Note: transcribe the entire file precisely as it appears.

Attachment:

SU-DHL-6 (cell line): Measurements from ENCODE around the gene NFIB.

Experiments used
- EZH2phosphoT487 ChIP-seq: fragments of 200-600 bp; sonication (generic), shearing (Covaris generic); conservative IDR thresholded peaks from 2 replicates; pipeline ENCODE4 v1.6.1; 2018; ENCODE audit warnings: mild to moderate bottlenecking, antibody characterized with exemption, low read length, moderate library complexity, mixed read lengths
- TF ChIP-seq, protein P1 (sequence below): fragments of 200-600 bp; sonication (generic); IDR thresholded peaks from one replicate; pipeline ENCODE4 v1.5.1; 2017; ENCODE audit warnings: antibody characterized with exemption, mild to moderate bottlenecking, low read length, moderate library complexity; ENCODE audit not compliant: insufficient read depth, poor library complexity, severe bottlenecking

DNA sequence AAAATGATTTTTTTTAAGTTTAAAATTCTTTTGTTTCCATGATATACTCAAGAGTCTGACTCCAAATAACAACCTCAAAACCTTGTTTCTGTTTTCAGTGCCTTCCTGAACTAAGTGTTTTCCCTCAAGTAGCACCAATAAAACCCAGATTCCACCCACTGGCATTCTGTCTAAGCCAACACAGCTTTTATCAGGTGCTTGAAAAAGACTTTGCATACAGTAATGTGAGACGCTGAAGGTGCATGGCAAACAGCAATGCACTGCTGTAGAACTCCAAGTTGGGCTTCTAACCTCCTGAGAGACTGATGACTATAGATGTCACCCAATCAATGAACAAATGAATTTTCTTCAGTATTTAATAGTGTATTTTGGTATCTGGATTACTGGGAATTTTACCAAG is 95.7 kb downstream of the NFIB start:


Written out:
SU-DHL-6 (cell line): Measurements from ENCODE around the gene NFIB.

Experiments used
- EZH2phosphoT487 ChIP-seq: fragments of 200-600 bp; sonication (generic), shearing (Covaris generic); conservative IDR thresholded peaks from 2 replicates; pipeline ENCODE4 v1.6.1; 2018; ENCODE audit warnings: mild to moderate bottlenecking, antibody characterized with exemption, low read length, moderate library complexity, mixed read lengths
- TF ChIP-seq, protein P1 (sequence below): fragments of 200-600 bp; sonication (generic); IDR thresholded peaks from one replicate; pipeline ENCODE4 v1.5.1; 2017; ENCODE audit warnings: antibody characterized with exemption, mild to moderate bottlenecking, low read length, moderate library complexity; ENCODE audit not compliant: insufficient read depth, poor library complexity, severe bottlenecking

DNA sequence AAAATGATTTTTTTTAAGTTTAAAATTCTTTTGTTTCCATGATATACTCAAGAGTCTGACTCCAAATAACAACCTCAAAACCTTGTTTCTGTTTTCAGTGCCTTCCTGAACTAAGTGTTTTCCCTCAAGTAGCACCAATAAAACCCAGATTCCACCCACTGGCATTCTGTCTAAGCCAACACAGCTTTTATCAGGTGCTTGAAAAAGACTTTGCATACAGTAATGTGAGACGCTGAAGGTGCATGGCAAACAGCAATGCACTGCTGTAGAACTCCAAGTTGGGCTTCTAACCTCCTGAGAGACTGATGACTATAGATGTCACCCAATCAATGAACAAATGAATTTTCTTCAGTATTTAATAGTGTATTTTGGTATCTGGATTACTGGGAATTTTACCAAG is 95.7 kb downstream of the NFIB start: